Monday, July 30, 2007

Long Drive and Good Riddance

Saturday I capped off a week in the maritimes with a golf long drive contest in Halifax. There were 3 competitions throughout the day. I competed in the morning session. The day was so hot that when I took my clubs out of the car the epoxy holding them together had liquified. This was revealed to me when after my second swing of 6 balls my clubhead ended up about 150 yards downfield. Luckily I still had 1 more driver. The clubhead was half off of that and I knew I only had a few more swings left with it.

On my 4th ball I knocked the sun tan off the ball. It went 348 yards in the air. I say in the air because I went out to check out the landing area and noticed it was all thick moss. I was told that every ball hit that day landed, bounced about 1 foot up in the air and stopped dead.

It was enough to secure me 2nd place and a spot in the district finals held in Montreal in September. ( has not yet been updated so the link is to an unofficial longdrive site)

Yesterday (Sunday) we went out to the lake for a picnic. I'm glad that Derek and Rachelle could come with us (I'm glad the Lee Wens were there too) because it is the last time we will see them. D and I have been pretty close friends here in Ottawa for the last 6 or so years. We seem to have a lot of the same interests and a similar appetite. I consider anyone who can eat well to be my friend. It's sad to see them go, but it happens. They will be missed by many. They have contributed a lot to our ward and we are grateful.

I know it will be an adventure for them next week driving accross Canada in that truck of theirs but it may get gruelling at times. Don't drive on top of Lake Superior from Sault Ste Marie to Wawa to Thunder Bay at night. You are guaranteed to hit a moose. I guarantee you'll see one at any point in the day. Maybe a bear too. But even the truckers spend the night in the Sault. If you do, bring a sharp knife to at least salvage the meat. Oh and a camera to properly blog about it.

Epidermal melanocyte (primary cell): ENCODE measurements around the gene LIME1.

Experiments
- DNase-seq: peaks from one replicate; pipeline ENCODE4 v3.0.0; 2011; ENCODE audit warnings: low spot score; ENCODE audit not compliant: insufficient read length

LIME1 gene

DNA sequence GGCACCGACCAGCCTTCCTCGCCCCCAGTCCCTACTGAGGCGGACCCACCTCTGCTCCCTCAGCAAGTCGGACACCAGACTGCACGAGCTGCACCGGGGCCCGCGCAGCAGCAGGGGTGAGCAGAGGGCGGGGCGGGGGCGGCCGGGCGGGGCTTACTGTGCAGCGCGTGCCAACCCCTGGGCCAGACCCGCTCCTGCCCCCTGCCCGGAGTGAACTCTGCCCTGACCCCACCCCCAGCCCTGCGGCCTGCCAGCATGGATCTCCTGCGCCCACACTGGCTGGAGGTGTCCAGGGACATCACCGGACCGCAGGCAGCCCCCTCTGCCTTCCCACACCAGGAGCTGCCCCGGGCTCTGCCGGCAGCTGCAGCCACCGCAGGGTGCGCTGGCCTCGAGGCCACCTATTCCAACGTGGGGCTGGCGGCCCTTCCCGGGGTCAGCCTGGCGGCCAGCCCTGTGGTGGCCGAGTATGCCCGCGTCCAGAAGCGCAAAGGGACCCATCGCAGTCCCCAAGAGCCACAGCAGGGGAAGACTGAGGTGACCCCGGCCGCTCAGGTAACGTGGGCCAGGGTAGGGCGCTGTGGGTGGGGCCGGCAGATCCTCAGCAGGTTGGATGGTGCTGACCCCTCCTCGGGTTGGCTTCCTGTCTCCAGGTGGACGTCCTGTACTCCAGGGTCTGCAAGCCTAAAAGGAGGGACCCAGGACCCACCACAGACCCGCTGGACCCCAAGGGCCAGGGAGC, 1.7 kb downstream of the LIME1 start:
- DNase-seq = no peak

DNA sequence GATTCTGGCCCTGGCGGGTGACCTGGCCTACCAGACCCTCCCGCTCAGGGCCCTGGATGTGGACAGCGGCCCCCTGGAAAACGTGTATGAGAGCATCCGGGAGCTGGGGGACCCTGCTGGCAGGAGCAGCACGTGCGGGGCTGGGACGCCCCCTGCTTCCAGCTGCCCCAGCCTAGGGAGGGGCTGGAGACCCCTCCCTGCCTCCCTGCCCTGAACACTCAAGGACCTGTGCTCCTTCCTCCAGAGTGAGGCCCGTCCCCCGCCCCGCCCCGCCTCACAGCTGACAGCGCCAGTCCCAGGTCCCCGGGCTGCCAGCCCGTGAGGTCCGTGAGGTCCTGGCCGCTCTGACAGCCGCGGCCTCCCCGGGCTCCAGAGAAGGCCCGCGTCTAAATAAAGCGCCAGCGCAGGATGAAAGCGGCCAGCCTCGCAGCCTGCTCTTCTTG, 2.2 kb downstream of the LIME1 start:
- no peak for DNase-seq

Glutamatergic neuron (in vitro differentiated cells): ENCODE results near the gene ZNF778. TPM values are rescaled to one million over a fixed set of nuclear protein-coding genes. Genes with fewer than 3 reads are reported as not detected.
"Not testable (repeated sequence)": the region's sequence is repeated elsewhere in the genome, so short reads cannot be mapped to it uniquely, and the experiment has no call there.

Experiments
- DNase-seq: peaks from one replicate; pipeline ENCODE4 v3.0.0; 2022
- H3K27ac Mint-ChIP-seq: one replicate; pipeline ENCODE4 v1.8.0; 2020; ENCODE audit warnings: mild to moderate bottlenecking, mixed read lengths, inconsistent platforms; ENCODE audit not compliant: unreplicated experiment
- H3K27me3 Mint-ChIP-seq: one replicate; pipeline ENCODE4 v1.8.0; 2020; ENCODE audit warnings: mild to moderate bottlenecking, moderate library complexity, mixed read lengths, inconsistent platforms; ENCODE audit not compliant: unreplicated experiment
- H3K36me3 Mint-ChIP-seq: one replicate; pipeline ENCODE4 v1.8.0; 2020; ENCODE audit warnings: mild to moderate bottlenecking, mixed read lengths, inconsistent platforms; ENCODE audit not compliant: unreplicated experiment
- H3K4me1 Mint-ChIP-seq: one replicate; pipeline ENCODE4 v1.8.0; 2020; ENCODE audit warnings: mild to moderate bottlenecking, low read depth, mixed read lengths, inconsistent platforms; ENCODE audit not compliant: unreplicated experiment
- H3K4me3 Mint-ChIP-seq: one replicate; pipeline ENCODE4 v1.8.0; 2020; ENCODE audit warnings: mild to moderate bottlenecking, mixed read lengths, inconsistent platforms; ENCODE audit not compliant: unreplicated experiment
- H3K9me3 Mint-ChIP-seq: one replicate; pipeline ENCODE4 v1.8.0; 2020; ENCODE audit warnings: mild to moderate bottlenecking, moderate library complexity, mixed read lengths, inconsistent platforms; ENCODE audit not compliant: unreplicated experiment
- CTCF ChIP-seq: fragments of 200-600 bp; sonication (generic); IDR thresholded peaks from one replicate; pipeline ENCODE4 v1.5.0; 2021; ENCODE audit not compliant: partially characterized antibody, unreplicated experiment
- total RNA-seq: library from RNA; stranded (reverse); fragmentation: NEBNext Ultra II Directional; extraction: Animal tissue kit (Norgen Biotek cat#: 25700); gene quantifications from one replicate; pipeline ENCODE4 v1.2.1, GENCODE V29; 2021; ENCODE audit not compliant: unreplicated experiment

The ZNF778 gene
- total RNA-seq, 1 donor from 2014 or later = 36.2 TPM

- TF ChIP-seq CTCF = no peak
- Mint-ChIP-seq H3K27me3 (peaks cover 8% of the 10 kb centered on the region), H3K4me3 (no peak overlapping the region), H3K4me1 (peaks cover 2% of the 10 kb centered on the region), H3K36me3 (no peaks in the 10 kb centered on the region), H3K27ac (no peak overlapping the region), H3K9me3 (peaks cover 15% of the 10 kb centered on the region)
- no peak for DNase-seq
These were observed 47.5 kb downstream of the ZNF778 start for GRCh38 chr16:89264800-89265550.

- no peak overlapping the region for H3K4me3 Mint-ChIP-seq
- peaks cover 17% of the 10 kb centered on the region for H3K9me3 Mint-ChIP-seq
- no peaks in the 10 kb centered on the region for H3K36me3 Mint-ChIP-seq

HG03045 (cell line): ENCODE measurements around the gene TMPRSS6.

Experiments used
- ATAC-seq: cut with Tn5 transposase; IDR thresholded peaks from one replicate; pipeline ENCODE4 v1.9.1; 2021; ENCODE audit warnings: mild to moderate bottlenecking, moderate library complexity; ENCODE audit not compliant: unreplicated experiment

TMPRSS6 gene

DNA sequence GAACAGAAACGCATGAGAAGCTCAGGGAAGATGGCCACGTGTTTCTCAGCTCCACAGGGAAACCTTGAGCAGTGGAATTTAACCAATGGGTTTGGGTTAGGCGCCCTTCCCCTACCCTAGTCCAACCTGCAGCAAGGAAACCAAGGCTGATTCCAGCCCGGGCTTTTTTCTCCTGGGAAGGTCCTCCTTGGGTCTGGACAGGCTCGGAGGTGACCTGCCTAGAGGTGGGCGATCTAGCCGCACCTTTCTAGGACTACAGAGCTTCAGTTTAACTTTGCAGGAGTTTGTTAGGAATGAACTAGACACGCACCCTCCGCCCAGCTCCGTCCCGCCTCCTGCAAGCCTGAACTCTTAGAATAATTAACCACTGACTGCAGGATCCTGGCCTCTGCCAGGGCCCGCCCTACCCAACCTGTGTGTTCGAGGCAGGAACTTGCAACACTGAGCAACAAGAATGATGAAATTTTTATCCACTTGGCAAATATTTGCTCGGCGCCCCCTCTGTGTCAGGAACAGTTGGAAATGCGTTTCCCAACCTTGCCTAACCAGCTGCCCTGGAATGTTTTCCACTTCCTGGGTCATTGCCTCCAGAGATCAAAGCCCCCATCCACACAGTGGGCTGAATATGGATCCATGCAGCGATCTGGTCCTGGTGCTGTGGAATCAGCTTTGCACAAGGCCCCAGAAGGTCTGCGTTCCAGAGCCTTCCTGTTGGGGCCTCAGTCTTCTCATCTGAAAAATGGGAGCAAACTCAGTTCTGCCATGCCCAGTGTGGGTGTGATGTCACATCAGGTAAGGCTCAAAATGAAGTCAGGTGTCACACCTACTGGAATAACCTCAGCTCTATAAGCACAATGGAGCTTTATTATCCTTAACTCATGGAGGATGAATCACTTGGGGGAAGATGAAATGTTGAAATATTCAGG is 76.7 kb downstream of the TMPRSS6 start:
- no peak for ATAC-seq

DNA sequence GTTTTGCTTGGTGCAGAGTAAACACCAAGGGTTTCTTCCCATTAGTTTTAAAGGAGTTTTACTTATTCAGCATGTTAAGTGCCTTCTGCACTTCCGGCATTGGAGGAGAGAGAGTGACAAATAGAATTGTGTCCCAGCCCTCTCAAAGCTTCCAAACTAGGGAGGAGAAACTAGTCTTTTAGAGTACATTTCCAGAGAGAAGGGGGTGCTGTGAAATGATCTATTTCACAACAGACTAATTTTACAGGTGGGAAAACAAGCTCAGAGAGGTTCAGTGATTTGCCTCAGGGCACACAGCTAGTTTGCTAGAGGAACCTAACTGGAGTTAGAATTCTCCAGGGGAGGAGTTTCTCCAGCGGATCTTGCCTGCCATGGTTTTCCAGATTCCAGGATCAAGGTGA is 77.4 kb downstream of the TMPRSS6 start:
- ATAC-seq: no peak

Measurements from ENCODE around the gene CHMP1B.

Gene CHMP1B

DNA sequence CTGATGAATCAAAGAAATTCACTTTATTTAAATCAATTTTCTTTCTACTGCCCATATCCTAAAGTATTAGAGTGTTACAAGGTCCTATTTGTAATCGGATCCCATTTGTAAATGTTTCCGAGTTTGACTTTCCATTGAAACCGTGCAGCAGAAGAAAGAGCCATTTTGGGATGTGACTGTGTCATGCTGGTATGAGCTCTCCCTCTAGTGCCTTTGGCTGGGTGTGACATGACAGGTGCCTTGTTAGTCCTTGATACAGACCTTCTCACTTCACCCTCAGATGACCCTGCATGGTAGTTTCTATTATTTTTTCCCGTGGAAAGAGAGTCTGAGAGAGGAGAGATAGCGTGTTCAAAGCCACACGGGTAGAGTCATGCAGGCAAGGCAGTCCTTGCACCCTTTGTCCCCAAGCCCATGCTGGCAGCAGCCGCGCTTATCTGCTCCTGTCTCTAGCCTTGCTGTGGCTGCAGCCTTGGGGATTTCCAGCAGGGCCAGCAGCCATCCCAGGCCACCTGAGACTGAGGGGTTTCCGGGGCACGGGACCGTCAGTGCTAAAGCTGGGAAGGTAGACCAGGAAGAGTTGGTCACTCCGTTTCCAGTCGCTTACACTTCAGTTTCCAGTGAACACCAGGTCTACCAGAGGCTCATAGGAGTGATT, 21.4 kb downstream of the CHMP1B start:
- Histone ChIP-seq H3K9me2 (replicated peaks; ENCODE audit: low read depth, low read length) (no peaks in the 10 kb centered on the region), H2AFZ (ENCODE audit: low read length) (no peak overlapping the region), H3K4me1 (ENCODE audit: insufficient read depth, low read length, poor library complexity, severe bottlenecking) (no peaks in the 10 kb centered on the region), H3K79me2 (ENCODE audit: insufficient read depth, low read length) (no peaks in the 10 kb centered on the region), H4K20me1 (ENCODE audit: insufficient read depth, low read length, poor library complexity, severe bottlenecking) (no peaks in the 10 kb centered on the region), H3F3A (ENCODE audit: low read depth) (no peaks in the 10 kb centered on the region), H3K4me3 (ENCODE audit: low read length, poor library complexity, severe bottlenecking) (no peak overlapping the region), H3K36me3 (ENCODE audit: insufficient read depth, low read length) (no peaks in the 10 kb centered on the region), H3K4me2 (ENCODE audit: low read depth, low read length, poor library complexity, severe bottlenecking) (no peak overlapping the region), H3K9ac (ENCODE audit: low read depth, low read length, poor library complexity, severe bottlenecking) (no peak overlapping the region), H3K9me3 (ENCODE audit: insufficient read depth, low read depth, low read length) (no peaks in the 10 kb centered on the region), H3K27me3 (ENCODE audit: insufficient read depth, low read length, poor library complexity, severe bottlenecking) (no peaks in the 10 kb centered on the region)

Incidentally, yesterday at the lake Anders was wading out in the water and got in over his head. It was a scary moment. I'm so glad he made a noise and I heard him. When I was explaining to Konrad how serious it was and that we almost had to say good bye to him for the rest of our life he replied "No, its not so bad daddy, we can just name another one Anders" I guess I went a little too deep for him. I can't believe he is that insensitive.

Wednesday, July 25, 2007

I am not the Saint John Idol

Tonight I ate at my favorite pub in Saint John New Brunswick. Churchills pub. Seaford chowder and Jumbalaya. The best I've ever had. Then I strolled down to the harbour and heard a commotion. It was Saint John Idol. There were a lot of contestants, some good singing, alot of sappy songs and some general admission judges giving me their opinions on the performances. It was great. One 60 year old man told me a girls voice was so horrible she should have been cut off mid song. He thinks the judge went too easy on her. Anyway, I thought the contestants all did well. Perhaps because I imagined myself up there making a fool of myself I was better able to appreciate the performances of the others.

I'll let that seguay into my response to a tag Jessica got me with. I may not be a fit Saint John idol but here is what I am:

Places I worked...
1. A computer programmer for onlinetel ( irony: I dont know a thing about prog.)